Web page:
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I try to get the intuition behind the notion of strong one way function and weak one way function by reading the scribe One-Way Functions. Particularly, I am interested in examples and definitions of the weak and strong one way function. I known it's very broad notion, therefore I will be as specific as possible in my questions.

Strong one way function. $\forall$ nonuniform PPT $A$, $\exists \epsilon s.t. \forall n \in N, Pr_{x\in\{0,1\}^n}[A(1^n, f(x)) \in f^{-1}(f(x))] \leq \epsilon(n)$

Q:$1^n$ as the first parameter of the PPT $A$ represent the length of the initial input, the usage of it is justified as "this ensures that the output of A doesn't shrink the size if its too must as in the f(x)=|x| example". Unfortunately I didn't get the previous explanation (may be because the lost the sign, which takes an additional bit). In my opinion putting in A the size of $x$ might help $A$ get the right output $x$.

Q: in the lecture it mentioned that $f(x)=|x|$ is hard, "because it will take $2^c$ time to write a valid inverse of something such that $f(x)=c$". It happens because we cannot find $x$ with probability with negligible more than 0.5, but it's due to another problem not a computational but rather information theory problem, by running the function we lost the information about the sign of the input $x$, if it's a correct reasoning, why actually it would take $2^c$ time? In addition for me it looks like the great discover to find the strong one way function, however do have more assumption of hard function like $f(x)=|x|$?

Definition of weak one way function.$\exists$ $q(x)$, $\forall$ nonunoform PPT A, $\forall$ n $\in$ N, $Pr_{x \in \{0,1\}^n}[A(1^n,f(x)) \in f^{-1}(f(x))] \leq 1-\frac{1}{q(n)}$

Q: in the lecture there was an assumption that the multiplication is weak one function, how we can actually show that the multiplication is weak one way function, and do we have more assumptions of examples of weak one way functions?

I am very sorry for being naive, even though I will appreciate any help.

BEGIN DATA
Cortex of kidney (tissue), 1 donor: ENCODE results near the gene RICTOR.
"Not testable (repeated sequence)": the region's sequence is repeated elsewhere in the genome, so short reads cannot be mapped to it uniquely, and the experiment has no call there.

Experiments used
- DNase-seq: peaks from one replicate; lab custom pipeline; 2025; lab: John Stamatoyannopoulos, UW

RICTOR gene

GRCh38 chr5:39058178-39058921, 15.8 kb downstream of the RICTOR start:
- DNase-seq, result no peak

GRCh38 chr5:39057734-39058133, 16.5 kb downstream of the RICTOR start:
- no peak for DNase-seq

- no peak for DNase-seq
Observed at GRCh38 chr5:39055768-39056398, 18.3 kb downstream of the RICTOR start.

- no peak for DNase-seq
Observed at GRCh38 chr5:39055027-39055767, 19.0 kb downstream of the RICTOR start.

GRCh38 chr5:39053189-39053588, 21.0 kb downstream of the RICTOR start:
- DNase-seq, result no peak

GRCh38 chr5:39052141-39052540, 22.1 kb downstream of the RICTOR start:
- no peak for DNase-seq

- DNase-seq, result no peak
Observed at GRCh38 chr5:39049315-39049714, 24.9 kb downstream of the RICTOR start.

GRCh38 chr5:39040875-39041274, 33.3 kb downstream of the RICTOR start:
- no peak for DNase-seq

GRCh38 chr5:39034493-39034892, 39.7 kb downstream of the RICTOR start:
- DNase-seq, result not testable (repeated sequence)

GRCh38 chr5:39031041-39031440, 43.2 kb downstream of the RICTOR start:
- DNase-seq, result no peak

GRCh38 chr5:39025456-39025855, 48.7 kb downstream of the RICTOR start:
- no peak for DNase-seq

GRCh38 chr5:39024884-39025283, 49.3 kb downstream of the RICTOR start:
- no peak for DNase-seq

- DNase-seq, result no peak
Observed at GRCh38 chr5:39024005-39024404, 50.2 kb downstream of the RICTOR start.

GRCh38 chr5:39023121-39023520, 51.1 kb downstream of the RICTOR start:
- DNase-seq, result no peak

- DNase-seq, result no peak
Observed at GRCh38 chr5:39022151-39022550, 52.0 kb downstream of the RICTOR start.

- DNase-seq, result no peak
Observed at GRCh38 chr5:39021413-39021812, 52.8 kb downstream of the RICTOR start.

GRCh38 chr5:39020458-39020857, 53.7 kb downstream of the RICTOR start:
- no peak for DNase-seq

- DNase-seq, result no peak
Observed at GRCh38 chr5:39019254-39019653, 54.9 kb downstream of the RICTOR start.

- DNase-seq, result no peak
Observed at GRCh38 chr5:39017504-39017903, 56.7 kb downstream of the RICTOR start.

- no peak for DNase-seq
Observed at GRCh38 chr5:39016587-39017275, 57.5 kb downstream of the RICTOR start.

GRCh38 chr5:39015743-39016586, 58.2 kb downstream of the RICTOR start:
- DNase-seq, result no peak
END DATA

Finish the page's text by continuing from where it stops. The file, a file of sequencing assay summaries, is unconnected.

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As for your first question, the reason behind adding $1^n$ as an input to $A$ is to allow it a running time of (at least) a polynomial in $n$. In most applications of one-way functions, $n$ is not a secret, so there is no reason to hide it; in fact, for most functions you can determine $n$ from the output size.

To see what fails if we leave $1^n$ out, consider the situation in the second question. You're misreading the notation - $|x|$ is the length of the string $x$. If $x$ is $n$ bits long then $|x|$ is $O(\log n)$ bits long, and so no machine can find a preimage in time polynomial in $|x|$. However, it is easy to find a preimage in time polynomial in $n$. Add ing$1^n$ as a parameter to the adversary $A$ ensures that $|x|$ is not considered a hard function.

Finally, one-way functions, weak or strong, are not known to exist, even assuming P$\neq$NP. This is similar to the situation in computational complexity, where no worst-case hard functions are known. However, some functions are conjectured to be one-way - ask your professor for their favorite ones.

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The reason for the $1^n$ is explained here: Why does key generation take an input 1k, and how do I represent it in practice?. Please read that answer for further explanation. This is a standard trick in complexity-theoretic cryptography, and on first reading you can ignore it and focus on the conceptual aspects of the definition.

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